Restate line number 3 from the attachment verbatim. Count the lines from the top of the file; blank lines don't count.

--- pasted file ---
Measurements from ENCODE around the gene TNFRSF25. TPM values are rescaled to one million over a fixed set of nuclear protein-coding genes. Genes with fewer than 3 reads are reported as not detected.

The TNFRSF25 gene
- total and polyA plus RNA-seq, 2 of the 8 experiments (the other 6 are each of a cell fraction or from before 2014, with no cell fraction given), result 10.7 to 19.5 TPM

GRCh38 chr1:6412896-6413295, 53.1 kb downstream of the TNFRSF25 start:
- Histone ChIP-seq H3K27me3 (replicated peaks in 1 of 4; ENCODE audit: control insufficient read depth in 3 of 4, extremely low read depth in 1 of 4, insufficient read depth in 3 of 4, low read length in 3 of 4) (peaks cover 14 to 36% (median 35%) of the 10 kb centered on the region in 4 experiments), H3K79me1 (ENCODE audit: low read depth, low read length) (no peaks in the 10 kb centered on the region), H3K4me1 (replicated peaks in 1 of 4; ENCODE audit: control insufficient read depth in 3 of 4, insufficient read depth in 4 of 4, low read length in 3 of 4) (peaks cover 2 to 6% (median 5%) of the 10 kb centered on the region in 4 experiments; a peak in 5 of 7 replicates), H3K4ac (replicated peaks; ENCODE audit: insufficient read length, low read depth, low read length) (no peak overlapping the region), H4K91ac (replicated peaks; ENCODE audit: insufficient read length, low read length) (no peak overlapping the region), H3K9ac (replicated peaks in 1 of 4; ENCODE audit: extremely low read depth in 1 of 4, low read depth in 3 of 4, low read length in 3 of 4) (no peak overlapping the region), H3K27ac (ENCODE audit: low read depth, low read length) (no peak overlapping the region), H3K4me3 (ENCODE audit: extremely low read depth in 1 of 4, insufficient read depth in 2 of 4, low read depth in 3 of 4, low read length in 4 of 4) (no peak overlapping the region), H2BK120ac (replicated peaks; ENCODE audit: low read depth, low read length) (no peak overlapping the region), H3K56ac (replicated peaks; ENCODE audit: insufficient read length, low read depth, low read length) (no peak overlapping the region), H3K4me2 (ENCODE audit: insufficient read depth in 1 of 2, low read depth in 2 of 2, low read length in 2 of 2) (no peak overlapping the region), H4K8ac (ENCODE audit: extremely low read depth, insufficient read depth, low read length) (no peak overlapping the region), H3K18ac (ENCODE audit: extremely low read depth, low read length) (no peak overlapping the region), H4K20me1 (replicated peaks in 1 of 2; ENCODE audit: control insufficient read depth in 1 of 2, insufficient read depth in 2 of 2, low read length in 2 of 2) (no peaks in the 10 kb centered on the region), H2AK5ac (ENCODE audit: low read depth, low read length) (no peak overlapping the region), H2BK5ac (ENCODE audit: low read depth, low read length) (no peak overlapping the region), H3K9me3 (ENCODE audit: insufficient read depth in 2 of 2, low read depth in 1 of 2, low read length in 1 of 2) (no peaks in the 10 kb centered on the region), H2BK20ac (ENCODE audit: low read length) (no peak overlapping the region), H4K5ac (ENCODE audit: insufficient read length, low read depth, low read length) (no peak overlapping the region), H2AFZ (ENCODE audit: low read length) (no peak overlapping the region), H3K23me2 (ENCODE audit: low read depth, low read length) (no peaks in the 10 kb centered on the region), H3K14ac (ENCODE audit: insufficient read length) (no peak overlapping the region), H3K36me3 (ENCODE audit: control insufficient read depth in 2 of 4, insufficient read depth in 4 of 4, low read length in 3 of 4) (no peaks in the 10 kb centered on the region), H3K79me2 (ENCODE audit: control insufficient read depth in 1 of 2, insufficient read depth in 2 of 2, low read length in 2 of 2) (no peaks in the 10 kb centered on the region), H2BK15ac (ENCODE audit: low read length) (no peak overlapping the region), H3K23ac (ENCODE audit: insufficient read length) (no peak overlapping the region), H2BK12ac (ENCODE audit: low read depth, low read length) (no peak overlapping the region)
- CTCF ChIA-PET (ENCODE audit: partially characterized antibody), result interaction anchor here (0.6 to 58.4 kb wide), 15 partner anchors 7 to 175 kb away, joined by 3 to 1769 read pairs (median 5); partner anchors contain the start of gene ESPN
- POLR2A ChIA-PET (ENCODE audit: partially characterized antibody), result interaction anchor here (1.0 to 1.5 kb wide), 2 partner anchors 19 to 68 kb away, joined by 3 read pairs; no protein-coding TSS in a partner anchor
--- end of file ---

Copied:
- total and polyA plus RNA-seq, 2 of the 8 experiments (the other 6 are each of a cell fraction or from before 2014, with no cell fraction given), result 10.7 to 19.5 TPM